Horridus the Triceratops’ new home at Melbourne Museum

Horridus the Triceratops’ new home at Melbourne Museum
Carol Saffer

The fossil of an enormous Triceratops that died 67 million years ago, leaving behind an almost intact skeleton, was uncovered in Montana USA in 2014.

Canadian experts together with scientists and palaeontologists from Museums Victoria worked remotely over the past year to safely pack and transport its more than 260 bones, at a weight of more than 1000 kilograms, to its permanent home at Melbourne Museum in Carlton.

Nicknamed “Horridus” after its species name (Triceratops horridus), the skeleton, which is about 85 per cent complete, is the star of the Triceratops: Fate of the Dinosaurs exhibition at the Museum.

On arrival at the Museum the hundreds of pieces of this prehistoric jigsaw puzzle were meticulously assembled, by a team of its palaeontologists and conservators, into one of the most globally momentous palaeontological discoveries ever made and the most complete.

CEO and director of Museums Victoria Lynley Crosswell said, “Horridus the Triceratops will attract and inspire wonder in generations of visitors.”

“Horridus is one of the most internationally significant dinosaurs ever discovered and its home is now at Melbourne Museum,” she said.


It is not unusual for museums to collect dinosaur fossils; it is exceptional, however, for a museum to have a specimen of the remarkable quality and significance of Horridus, Museums Victoria's Triceratops


Horridus, a herbivore, or plant-eating dinosaur, grew to seven metres in length and is two metres tall.

The skull, which is 98 per cent complete, is tipped with two slender horns at the brow and a stubby horn atop the nose.

The neck frill spans 1.5 metres, and its skull alone weighs 261 kilograms.

The Triceratops: Fate of the Dinosaurs exhibition is split across two levels and packed with interactive displays, digital projections, animations and soundscapes in a dramatically lit chamber with large-scale projections that illuminate the specimen’s 266 bones, including the most famous trio of horns on the planet, and an entire vertebral column.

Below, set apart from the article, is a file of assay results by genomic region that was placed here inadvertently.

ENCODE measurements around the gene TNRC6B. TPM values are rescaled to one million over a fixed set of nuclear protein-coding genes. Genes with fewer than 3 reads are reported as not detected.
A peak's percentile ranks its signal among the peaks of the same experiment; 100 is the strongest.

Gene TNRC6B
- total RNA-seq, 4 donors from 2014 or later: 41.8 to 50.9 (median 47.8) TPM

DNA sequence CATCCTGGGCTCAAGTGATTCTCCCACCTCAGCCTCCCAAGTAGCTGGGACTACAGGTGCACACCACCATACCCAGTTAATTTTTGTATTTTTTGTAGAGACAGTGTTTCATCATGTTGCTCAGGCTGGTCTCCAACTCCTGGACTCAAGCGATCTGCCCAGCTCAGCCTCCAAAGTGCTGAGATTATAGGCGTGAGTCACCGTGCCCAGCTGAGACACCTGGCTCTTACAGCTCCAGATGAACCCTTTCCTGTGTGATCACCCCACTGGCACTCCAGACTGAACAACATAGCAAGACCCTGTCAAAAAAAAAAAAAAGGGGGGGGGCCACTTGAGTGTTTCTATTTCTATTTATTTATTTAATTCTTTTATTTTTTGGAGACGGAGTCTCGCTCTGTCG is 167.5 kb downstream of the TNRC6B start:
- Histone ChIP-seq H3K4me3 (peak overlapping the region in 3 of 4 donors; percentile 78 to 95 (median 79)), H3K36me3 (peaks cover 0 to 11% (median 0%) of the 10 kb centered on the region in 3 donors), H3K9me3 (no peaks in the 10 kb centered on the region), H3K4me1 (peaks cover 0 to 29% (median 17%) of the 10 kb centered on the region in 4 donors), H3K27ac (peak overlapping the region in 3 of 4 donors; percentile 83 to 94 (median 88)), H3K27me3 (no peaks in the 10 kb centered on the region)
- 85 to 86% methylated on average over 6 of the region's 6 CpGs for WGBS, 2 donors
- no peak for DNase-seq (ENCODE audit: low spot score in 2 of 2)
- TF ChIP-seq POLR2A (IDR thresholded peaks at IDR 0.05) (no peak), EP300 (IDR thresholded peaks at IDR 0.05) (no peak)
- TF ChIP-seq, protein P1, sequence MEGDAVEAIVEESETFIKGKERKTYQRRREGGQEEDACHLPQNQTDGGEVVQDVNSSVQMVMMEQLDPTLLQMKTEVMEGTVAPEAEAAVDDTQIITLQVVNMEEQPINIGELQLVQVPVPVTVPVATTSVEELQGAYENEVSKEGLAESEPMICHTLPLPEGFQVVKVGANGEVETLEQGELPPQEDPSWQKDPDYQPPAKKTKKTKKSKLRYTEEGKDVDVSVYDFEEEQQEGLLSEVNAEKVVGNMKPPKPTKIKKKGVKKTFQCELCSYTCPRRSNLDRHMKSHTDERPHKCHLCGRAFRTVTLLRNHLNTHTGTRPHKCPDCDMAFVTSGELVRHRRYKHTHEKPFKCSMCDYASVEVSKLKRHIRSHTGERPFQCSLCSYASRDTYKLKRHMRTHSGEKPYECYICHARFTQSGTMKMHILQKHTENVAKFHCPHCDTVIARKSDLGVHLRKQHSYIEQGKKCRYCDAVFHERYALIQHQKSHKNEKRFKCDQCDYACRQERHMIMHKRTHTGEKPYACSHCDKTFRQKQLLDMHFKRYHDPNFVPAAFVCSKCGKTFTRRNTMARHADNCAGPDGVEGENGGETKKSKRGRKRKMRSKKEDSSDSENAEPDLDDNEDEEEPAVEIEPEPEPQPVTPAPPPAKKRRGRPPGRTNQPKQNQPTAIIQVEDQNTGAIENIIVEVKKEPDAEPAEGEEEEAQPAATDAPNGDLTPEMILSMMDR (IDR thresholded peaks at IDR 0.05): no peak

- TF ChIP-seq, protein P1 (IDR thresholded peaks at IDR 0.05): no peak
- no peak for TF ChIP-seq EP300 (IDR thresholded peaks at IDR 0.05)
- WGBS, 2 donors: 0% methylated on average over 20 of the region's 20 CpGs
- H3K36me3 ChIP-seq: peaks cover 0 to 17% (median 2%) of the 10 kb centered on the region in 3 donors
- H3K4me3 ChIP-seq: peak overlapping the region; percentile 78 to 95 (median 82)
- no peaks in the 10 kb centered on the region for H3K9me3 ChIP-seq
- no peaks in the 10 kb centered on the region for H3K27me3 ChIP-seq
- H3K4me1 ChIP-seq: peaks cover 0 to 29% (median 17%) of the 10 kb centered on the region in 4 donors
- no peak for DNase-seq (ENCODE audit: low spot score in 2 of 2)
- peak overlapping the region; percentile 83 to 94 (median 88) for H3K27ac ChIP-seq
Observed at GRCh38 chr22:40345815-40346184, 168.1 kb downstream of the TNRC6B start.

To stand in front of the most remarkable herbivorous animal that has ever roamed the Earth will be jaw-dropping and thrilling and a truly unique opportunity to view one of the world’s most important fossil finds in history. 

“Not only will Horridus provide an unmatched and unforgettable experience for our visitors but Triceratops: Fate of the Dinosaurs tells an important, timely and inspiring story about the fragility of nature, and our relationship to the changing environment,” Ms Croswell said.

Museums Victoria’s Dr Erich Fitzgerald, senior curator of Vertebrate Palaeontology said, “this is the first time in Australia that we can present in a museum setting a nearly complete dinosaur skeleton of this calibre.”

“Horridus the Triceratops represents the most up to date and cutting-edge articulation of Triceratops and is providing scientists around the world with critical insights not only about this species, but also one of the pivotal moments in Earth’s history. Being permanently housed at Melbourne Museum means this remarkable fossil will be accessible to science for generations to come,” Dr Fitzgerald said.

Tickets to the exhibition will be free with museum entry, however pre-booking is required as entry will be timed •

For more information  museumsvictoria.com.au


Image: Dr Eric Fitzgerald photographed by Gene Hyland

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